MPH: Why has Honda only extended its F1 contract by a year?


A new F1 deal will keep Honda in the sport until 2021 with Red Bull and Toro Rosso, but plans beyond that remain unknown…

Alexander Albon in the Red Bull RB15 during the 2019 Brazilian Grand Prix

Honda signed a one-year extension to stay in F1 but the move leaves its long-term future up in the air Photo: Motorsport Images

Just as with Mercedesdriver announcements earlier in the season, there are several ways that Honda’s announcement that it has extended its supply contract to Red Bull and Toro Rosso for an extra year might be taken.

The statement that it will continue this supply into 2021, thereby extending the current contract by a year, rather poses the question of ‘why only one year?’ What happens beyond that? It’s no secret that the Honda board has been split on whether to continue its F1 programme into the ‘new’ F1 that is post-2020. These were highlighted earlier this year in the magazine.

To quote from that piece, “Honda’s automotive COO Seiji Kuraishi is a man said not to be in favour of the programme. In a presentation last year, he said, ‘One of our goals is to make Honda a company that society wants to exist. In order to achieve this objective in the fast-changing environment, we have formulated the 2030 vision to provide new value unique to Honda. One of the keys to achieving this objective is in reducing CO2 output.’ A petrol-burning formula, hybrid or not, might not resonate much with an automotive company looking to move to electrical, hydrogen and fuel cell technology.”

There is also a very real concern about the costs of an F1 programme in a time the automotive industry is having to invest massively in new technology (drive-by-wire, electric, fuel cells etc).

A board meeting took place after Brazil – and this one-year extension is the outcome. But what does it signify? Here are the possible scenarios.

Pierre Gasly's Toro Rosso Honda out-drags Lewis Hamilton's Mercedes for second during the 2019 Brazilian Grand Prix

The Honda-powered Toro Rosso beats the works Mercedes to the line Photo: Motorsport Images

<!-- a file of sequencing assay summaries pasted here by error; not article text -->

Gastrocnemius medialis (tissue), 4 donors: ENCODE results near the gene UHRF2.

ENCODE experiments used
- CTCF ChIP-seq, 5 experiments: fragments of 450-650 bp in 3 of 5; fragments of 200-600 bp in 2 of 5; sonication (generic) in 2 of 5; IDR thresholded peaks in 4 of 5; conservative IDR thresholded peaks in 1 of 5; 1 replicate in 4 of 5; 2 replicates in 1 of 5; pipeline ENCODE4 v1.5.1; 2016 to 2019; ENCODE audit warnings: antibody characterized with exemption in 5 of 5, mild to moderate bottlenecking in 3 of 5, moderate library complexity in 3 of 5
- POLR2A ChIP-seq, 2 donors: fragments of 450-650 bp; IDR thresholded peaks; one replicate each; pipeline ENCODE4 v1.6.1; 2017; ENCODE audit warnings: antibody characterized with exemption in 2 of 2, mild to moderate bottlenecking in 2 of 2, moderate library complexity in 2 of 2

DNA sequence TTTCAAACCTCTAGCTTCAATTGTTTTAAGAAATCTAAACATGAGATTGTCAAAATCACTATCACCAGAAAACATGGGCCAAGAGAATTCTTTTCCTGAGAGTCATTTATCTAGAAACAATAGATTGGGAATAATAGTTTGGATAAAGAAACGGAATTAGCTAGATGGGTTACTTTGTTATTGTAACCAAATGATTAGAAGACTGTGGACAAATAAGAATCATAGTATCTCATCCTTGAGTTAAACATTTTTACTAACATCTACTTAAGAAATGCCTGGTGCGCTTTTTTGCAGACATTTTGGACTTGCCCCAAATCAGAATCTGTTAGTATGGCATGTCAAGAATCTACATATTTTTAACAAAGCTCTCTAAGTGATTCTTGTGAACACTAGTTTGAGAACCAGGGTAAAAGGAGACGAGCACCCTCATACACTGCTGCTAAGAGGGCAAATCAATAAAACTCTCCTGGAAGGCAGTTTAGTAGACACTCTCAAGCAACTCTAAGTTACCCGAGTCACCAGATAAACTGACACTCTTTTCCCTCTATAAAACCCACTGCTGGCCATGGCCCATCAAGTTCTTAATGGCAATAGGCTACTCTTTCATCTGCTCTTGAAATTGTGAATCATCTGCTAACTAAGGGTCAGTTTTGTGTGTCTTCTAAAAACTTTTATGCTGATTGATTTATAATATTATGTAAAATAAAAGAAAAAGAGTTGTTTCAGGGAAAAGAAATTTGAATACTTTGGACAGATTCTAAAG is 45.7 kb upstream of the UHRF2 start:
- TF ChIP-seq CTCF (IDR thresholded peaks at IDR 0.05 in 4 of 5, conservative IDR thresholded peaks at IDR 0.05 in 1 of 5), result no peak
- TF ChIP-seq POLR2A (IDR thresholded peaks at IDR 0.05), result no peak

Face Value

It may mean exactly what it says, and no more: that it will definitely continue until the end of 2021 at least and at some stage before then, once negotiations have been completed and terms agreed with both F1 and the Red Bull group, there will be a longer term commitment.

Future Success

With a super-strong end of 2019, there is a tantalising prospect of proper, title-contending form in 2020 with Red Bull. In which case it might be awkward to pull out just as real success has finally been achieved after such a long and difficult gestation.

A one year extension might allow the board to gauge whether the motorsport programme has actually achieved true competitive parity with Mercedes, Ferrari etc – or even superiority. In which case, committing to a longer programme may then become more feasible.

Max Verstappen and Toyoharu Tanabe celebrates his win at the 2019 Austrian Grand Prix

Could Honda be pulling out just as real progress appears to be bearing results Photo: Motorsport Images


If Red Bull and Honda together can play the ‘possible loss of a manufacturer’ card in order to get whatever commercial and/or technical changes they might be seeking, a one year extension would serve that agenda pretty well, even if in reality the intention is to continue for the full term of the new agreement (which runs until the end of 2025).


Has the board decided it will definitely be pulling out – and the one-year extension is just as a favour to Red Bull to give it time to arrange an alternative?

Take your pick.


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